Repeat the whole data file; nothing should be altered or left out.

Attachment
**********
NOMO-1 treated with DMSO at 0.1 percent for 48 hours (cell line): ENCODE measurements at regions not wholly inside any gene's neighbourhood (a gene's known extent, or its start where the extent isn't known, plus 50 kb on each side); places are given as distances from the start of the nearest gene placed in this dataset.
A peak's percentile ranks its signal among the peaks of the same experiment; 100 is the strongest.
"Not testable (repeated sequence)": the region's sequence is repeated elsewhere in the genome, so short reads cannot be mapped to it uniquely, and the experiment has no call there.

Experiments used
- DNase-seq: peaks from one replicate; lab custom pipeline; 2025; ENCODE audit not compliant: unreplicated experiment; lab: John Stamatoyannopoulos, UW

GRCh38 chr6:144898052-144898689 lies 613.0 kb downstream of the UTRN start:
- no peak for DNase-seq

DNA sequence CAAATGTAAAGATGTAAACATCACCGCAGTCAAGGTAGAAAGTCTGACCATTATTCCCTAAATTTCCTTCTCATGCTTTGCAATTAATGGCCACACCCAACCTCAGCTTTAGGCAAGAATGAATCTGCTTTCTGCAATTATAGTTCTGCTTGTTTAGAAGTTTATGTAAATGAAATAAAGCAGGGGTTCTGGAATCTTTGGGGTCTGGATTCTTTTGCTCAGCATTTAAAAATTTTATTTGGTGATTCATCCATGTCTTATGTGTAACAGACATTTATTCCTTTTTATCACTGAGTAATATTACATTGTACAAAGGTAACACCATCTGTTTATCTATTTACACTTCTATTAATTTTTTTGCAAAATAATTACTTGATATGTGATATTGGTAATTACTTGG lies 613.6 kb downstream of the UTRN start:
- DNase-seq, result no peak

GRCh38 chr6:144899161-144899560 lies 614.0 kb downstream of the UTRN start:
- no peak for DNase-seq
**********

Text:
NOMO-1 treated with DMSO at 0.1 percent for 48 hours (cell line): ENCODE measurements at regions not wholly inside any gene's neighbourhood (a gene's known extent, or its start where the extent isn't known, plus 50 kb on each side); places are given as distances from the start of the nearest gene placed in this dataset.
A peak's percentile ranks its signal among the peaks of the same experiment; 100 is the strongest.
"Not testable (repeated sequence)": the region's sequence is repeated elsewhere in the genome, so short reads cannot be mapped to it uniquely, and the experiment has no call there.

Experiments used
- DNase-seq: peaks from one replicate; lab custom pipeline; 2025; ENCODE audit not compliant: unreplicated experiment; lab: John Stamatoyannopoulos, UW

GRCh38 chr6:144898052-144898689 lies 613.0 kb downstream of the UTRN start:
- no peak for DNase-seq

DNA sequence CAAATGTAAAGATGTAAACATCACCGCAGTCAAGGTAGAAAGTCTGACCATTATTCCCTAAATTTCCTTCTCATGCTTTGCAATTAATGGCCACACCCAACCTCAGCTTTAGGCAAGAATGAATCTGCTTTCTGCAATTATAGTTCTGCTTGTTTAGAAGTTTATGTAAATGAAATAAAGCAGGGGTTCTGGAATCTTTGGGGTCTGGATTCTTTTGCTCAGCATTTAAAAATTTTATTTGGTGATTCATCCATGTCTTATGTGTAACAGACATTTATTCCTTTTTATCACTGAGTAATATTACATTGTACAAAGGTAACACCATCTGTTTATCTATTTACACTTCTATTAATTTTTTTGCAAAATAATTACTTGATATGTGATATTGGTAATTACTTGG lies 613.6 kb downstream of the UTRN start:
- DNase-seq, result no peak

GRCh38 chr6:144899161-144899560 lies 614.0 kb downstream of the UTRN start:
- no peak for DNase-seq